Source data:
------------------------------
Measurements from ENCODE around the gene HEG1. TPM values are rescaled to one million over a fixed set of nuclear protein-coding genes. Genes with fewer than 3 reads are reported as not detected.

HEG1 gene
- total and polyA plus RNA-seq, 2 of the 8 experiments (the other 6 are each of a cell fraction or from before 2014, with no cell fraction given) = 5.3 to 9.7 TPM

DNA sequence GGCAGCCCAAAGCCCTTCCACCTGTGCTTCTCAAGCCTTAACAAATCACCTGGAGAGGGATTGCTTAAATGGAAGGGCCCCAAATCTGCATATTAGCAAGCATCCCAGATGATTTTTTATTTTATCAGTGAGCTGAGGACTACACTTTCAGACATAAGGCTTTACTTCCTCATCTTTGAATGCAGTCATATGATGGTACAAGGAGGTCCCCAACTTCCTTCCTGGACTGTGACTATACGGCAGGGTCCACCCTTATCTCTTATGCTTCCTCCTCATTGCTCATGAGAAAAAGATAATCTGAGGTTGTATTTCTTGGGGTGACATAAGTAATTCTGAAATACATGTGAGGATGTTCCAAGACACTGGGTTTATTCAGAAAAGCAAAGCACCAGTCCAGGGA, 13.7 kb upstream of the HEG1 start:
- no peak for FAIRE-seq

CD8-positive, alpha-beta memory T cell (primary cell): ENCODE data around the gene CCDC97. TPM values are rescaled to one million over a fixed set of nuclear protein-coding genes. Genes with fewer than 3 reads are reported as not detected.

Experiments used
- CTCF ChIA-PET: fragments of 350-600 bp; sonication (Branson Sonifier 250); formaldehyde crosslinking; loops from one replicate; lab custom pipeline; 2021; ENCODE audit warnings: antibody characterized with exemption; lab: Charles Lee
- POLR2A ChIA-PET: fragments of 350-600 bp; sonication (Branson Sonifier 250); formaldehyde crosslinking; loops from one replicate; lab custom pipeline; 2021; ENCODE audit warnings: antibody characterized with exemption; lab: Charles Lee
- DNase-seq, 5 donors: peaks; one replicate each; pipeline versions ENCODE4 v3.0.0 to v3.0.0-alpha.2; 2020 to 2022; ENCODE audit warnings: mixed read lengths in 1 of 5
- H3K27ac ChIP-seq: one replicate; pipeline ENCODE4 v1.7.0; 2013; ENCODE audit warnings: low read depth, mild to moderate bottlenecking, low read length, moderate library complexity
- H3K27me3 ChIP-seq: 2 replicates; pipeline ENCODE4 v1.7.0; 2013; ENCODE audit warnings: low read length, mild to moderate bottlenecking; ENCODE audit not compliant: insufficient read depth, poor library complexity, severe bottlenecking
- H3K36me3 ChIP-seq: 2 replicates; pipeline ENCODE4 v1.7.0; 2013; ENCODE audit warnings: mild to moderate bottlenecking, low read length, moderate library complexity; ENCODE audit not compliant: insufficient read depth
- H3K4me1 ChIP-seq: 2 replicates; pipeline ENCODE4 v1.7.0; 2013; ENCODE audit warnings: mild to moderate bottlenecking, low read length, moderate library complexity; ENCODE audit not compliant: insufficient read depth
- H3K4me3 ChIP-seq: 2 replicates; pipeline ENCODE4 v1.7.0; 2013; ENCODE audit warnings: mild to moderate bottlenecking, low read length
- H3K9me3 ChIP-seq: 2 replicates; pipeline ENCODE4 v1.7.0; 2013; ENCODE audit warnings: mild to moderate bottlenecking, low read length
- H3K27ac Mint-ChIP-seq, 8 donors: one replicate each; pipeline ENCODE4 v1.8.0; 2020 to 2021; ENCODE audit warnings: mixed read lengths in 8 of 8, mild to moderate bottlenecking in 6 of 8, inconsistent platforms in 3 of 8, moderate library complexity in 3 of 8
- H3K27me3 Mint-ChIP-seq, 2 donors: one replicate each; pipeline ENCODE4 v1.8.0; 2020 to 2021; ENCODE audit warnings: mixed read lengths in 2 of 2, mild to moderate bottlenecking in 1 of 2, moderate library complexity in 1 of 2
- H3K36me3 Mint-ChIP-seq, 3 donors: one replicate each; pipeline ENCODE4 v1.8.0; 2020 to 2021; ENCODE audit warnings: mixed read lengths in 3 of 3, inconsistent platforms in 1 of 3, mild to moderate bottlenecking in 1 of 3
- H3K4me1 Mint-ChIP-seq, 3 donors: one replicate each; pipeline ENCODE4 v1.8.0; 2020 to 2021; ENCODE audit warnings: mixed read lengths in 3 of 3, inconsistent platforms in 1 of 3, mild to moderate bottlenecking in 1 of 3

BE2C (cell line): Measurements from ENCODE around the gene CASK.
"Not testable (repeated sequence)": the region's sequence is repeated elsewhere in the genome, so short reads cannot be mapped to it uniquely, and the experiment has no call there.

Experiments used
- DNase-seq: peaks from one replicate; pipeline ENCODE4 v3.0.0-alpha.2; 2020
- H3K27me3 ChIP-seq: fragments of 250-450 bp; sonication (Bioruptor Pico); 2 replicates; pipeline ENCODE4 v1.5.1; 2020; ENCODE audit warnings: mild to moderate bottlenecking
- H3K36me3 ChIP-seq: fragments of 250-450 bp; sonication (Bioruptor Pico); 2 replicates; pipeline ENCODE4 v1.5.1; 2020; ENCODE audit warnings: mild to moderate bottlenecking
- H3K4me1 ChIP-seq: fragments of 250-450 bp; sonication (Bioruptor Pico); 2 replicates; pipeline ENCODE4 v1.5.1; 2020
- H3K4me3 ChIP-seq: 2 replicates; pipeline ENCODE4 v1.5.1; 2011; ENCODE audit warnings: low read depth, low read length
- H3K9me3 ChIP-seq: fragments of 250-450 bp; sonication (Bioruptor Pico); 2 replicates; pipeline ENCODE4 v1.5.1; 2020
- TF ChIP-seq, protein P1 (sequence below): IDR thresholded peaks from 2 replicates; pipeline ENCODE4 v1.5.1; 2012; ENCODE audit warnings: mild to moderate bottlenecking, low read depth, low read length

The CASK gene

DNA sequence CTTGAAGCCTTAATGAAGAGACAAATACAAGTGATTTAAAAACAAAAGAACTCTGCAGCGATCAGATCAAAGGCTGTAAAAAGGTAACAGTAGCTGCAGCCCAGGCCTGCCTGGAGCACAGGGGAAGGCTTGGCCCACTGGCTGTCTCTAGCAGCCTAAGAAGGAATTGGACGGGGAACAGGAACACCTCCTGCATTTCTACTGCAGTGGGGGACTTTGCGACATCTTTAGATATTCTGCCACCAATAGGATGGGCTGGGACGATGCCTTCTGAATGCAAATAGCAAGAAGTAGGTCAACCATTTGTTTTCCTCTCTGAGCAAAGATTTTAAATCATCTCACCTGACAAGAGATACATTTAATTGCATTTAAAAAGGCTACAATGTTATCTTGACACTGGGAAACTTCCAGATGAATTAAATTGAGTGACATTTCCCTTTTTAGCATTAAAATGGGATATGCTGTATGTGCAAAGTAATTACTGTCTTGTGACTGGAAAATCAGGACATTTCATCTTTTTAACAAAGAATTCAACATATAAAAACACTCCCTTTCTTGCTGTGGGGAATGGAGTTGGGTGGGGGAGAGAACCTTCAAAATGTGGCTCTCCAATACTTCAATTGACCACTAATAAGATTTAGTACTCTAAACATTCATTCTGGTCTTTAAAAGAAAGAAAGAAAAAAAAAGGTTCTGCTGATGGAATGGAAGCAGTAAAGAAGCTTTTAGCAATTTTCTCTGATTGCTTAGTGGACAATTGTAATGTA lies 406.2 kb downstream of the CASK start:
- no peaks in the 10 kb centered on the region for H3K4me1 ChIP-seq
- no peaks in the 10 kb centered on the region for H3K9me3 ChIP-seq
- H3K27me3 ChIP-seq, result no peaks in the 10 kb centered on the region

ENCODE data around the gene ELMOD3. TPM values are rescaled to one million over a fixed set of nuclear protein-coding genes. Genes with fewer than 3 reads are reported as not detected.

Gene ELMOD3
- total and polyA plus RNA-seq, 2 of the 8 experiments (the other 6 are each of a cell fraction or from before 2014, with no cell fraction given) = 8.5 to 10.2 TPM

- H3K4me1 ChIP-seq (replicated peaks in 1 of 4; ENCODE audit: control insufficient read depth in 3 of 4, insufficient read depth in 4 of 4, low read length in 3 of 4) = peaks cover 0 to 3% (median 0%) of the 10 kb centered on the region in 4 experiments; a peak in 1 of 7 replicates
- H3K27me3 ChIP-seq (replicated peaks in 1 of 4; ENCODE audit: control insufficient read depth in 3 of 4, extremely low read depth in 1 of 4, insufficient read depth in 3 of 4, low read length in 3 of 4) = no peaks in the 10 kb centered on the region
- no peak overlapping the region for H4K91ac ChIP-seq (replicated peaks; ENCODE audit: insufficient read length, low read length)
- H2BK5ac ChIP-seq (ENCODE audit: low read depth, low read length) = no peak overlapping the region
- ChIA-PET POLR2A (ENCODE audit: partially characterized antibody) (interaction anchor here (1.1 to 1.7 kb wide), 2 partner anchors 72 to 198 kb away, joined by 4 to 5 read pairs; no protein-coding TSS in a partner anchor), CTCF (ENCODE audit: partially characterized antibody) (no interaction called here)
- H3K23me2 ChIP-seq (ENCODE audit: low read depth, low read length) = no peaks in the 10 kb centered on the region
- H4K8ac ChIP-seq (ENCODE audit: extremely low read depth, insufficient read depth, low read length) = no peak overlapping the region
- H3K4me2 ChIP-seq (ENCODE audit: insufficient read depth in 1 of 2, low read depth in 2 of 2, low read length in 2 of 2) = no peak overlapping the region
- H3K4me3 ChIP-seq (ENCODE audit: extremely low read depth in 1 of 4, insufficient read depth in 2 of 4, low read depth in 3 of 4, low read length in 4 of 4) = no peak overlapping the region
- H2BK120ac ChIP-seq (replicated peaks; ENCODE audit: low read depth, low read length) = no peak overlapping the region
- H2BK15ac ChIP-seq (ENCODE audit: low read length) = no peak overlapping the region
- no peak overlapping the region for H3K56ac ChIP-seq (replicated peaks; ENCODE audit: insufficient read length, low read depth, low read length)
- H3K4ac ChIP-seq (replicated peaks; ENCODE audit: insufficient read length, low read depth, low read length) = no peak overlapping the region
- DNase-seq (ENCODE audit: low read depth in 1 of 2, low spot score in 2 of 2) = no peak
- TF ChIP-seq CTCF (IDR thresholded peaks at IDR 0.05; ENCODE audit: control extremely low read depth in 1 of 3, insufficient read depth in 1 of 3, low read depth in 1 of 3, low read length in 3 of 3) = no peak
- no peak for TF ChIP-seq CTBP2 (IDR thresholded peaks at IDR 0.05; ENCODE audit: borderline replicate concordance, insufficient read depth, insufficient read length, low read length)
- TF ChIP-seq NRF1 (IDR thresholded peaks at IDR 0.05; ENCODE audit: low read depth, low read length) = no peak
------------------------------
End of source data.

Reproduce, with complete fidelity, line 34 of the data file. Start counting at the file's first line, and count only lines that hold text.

- no peaks in the 10 kb centered on the region for H3K9me3 ChIP-seq